General Motors must cut costs in Germany, where the bulk of its European plants are based, chief financial officer John Devine told analysts and reporters on Tuesday, but he ruled out closing facilities there in the near term.

"We have to cut our costs in Germany and elsewhere in Europe," Devine said during a conference call, according to Reuters, which noted he was the latest in a series of GM executives to talk about forthcoming changes for its unprofitable European operations.

Devine reportedly said GM had "too big a footprint" in Germany, using the industry term for location of vehicle manufacturing plants.

"Europe is a very difficult environment to cut costs. We aren't announcing any plant closures. We don't have any plans for that," Devine said, according to Reuters.

However, one Wall Street analyst reportedly said plant closings could occur.

"There has been press speculation recently that GM will try a new strategy in Europe to jump-start its results, and we can only think that this will involve plant closings, but the company had nothing to say on the subject," Merrill Lynch analyst John Casesa said in a research report cited by Reuters.

The news agency said Devine's comments follow statements earlier this month from GM executives about more cost cuts coming for Europe, where GM lost $US504 million last year.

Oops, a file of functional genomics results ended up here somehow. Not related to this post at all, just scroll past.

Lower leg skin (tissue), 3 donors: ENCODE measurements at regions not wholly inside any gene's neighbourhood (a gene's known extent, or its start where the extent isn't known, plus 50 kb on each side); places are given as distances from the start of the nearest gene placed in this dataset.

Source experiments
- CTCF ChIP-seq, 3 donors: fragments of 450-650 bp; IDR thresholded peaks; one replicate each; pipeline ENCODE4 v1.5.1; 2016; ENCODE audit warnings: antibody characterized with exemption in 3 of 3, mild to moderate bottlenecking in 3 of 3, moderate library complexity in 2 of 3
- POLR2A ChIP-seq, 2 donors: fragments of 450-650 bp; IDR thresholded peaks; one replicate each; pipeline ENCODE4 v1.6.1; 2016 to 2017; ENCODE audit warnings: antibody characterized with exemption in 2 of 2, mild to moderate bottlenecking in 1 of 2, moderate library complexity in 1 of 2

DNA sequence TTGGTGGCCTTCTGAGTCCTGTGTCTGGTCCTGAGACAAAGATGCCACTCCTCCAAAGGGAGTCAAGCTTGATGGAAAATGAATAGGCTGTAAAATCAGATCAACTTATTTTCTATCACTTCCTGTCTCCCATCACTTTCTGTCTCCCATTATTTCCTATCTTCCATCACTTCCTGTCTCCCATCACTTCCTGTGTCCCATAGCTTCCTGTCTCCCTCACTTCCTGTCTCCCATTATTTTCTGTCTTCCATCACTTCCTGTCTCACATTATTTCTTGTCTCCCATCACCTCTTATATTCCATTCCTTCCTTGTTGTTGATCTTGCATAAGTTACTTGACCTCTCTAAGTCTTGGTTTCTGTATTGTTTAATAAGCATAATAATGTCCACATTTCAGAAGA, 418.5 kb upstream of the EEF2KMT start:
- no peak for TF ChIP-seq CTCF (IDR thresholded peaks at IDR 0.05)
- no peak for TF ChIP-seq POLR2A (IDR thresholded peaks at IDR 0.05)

On Tuesday, GM said that its losses from GM Europe mounted, rising to $116 million in the first quarter from $65 million in the year-ago quarter due to pricing pressures and costs for the ramp-up and launch of the new Astra, Reuters added.

The news agency noted that GM had forecast in January that Europe would break even or earn a profit of as much as $100 million this year, but Devine reportedly said GM was unhappy with the earnings outlook.

Devine also said that previous restructurings had done a good job at cutting fixed costs, but GM could also work harder to cut material costs, the report said.

"On the cost side, we've done a lot, but I would suggest that we're not done," he said, according to Reuters, adding: "We have to get into the black."